If you only sew with waxed canvas occasionally, there is probably no need for any special maintenance of your equipment. However, if you get hooked on sewing with waxed canvas, the waxy finish of the fabric can begin to take its toll on your sewing machine and sewing supplies. Here are a few tips for keeping your equipment in good shape when working with waxed canvas:
1) Feed Dogs: Waxy residue can build up on feed dogs and reduce their ability to feed fabric through the machine. When wax builds up on my feed dogs, I remove as much as possible with a stiff-bristled paint brush. I use a small flathead screwdriver to remove any stubborn wax that remains, and then I wipe the feed dogs with a clean cloth.
2) Bobbin Case: After a particularly epic waxed canvas sewing session (yes, that's a thing), I noticed quite a bit of wax build up on my bobbin case. I simply removed it from the machine and wiped it carefully with a clean cloth until no residue remained. I dusted out the machine using my fluffy dusting stick (the technical term, I'm sure), then oiled my bobbin case and reinserted it into my machine.
3) Sole Plate: Wax can build up in the holes of the sole plate. Use a clean cloth to wipe the wax away. You may need to employ a pin or small screw driver to get at the bits of wax that cling to the holes of the sole plate.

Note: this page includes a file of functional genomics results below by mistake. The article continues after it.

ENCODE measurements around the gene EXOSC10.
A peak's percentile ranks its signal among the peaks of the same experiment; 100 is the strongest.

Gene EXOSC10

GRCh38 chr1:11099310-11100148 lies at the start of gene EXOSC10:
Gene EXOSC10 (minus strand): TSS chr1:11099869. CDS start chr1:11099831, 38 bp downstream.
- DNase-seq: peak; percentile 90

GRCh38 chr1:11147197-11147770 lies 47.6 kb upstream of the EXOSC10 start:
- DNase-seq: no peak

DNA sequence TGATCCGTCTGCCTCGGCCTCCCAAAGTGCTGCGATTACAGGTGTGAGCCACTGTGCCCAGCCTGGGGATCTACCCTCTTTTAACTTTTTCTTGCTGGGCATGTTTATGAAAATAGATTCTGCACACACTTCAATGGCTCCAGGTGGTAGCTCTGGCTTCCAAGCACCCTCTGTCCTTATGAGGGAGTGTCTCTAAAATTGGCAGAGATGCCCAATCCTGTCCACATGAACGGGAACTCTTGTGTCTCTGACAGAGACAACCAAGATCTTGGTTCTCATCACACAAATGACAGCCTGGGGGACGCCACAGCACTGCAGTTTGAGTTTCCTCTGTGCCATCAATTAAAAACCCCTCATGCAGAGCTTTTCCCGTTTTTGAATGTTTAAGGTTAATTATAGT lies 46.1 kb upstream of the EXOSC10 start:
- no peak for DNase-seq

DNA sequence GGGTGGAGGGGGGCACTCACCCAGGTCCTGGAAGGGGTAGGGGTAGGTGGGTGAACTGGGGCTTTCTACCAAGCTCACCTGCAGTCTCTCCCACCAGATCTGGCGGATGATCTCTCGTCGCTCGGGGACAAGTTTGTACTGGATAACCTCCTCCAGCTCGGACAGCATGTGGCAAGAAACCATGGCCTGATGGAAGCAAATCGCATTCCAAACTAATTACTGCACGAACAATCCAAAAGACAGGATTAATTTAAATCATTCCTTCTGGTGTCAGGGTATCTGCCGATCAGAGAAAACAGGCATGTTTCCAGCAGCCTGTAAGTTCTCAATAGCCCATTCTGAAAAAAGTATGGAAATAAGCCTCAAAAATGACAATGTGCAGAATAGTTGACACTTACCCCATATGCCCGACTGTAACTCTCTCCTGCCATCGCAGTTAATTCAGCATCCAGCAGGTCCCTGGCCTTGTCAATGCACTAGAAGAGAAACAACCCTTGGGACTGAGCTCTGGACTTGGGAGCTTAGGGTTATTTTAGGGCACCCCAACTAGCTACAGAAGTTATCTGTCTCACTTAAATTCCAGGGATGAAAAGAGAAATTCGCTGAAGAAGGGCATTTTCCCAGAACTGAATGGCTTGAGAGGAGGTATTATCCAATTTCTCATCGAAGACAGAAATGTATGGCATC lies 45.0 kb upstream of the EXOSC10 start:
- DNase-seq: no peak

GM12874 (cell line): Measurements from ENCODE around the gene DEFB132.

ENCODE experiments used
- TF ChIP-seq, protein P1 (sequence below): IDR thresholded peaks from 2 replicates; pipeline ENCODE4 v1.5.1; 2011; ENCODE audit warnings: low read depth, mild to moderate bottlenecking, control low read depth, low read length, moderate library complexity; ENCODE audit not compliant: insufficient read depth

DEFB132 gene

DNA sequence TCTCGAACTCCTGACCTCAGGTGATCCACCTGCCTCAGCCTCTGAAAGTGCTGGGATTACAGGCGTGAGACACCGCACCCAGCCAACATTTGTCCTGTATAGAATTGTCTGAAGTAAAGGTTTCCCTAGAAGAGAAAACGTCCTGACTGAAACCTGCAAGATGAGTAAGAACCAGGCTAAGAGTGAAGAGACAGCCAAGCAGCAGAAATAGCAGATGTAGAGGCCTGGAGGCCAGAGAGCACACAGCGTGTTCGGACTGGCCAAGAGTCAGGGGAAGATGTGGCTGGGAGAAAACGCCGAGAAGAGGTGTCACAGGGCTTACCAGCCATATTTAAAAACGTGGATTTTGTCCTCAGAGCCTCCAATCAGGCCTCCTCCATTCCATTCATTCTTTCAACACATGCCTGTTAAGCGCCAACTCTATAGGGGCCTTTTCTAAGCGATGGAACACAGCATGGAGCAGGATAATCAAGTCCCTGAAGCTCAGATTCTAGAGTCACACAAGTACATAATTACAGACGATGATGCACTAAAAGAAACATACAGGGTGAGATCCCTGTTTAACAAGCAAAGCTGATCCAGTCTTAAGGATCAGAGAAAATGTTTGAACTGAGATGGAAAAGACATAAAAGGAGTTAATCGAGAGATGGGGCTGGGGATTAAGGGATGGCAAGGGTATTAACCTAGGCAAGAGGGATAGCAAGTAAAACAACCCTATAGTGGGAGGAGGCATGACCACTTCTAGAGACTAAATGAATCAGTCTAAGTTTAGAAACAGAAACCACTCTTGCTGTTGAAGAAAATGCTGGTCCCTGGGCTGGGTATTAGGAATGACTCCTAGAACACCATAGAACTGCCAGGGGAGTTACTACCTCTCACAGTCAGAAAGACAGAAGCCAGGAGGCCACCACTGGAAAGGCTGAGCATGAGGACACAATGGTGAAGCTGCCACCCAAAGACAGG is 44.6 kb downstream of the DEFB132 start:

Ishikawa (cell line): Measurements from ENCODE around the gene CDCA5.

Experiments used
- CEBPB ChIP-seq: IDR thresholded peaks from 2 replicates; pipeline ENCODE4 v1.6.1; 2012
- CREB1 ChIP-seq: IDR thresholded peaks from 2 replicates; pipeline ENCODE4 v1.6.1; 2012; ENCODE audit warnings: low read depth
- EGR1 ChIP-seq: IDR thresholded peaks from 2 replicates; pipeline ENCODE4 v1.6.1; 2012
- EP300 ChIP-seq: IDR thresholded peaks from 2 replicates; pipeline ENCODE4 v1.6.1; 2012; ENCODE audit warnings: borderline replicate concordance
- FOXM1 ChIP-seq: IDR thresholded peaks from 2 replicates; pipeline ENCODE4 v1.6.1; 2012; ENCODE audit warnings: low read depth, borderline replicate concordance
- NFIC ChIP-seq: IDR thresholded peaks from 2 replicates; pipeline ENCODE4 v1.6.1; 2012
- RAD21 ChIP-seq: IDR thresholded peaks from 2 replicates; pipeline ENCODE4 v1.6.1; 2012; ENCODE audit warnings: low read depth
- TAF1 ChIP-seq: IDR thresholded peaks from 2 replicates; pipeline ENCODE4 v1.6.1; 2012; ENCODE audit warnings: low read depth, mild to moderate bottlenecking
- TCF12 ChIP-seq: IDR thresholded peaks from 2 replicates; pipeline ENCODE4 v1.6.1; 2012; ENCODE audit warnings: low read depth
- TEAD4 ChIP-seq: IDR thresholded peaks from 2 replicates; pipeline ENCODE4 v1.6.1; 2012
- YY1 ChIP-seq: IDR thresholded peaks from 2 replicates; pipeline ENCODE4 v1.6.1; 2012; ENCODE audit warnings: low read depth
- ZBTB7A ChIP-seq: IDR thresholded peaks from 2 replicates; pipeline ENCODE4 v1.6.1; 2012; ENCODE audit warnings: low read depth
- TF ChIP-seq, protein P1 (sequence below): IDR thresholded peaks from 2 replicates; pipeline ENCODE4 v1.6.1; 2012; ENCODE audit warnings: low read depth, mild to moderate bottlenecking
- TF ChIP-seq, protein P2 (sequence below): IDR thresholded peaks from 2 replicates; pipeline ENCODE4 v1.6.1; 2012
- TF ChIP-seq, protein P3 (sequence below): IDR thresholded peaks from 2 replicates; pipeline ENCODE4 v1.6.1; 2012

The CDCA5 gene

4) Iron and ironing board: Use a press cloth any time you press waxed canvas and make sure that the press cloth protects your ironing board, iron, and any other fabrics you are working with in addition to your waxed canvas. You should have a press cloth that is dedicated to waxed canvas, since it will oily and waxy. I just use a large piece of muslin fabric. I generally try to avoid pressing waxed canvas since the heat causes some of the wax to melt, but it can be helpful in some cases. If you do get any gunk on your iron, you can probably get it off by just wiping the hot iron on your press cloth. You can also try iron cleaner-- I think the goo type works much better than the kind that comes in sheets.
I also recommend switching your needle after every bag making project, cleaning and oiling your machine after each project, covering your machine while not in use, and getting it serviced once a year. A well-maintained machine makes for pretty stitches and happy bag makers!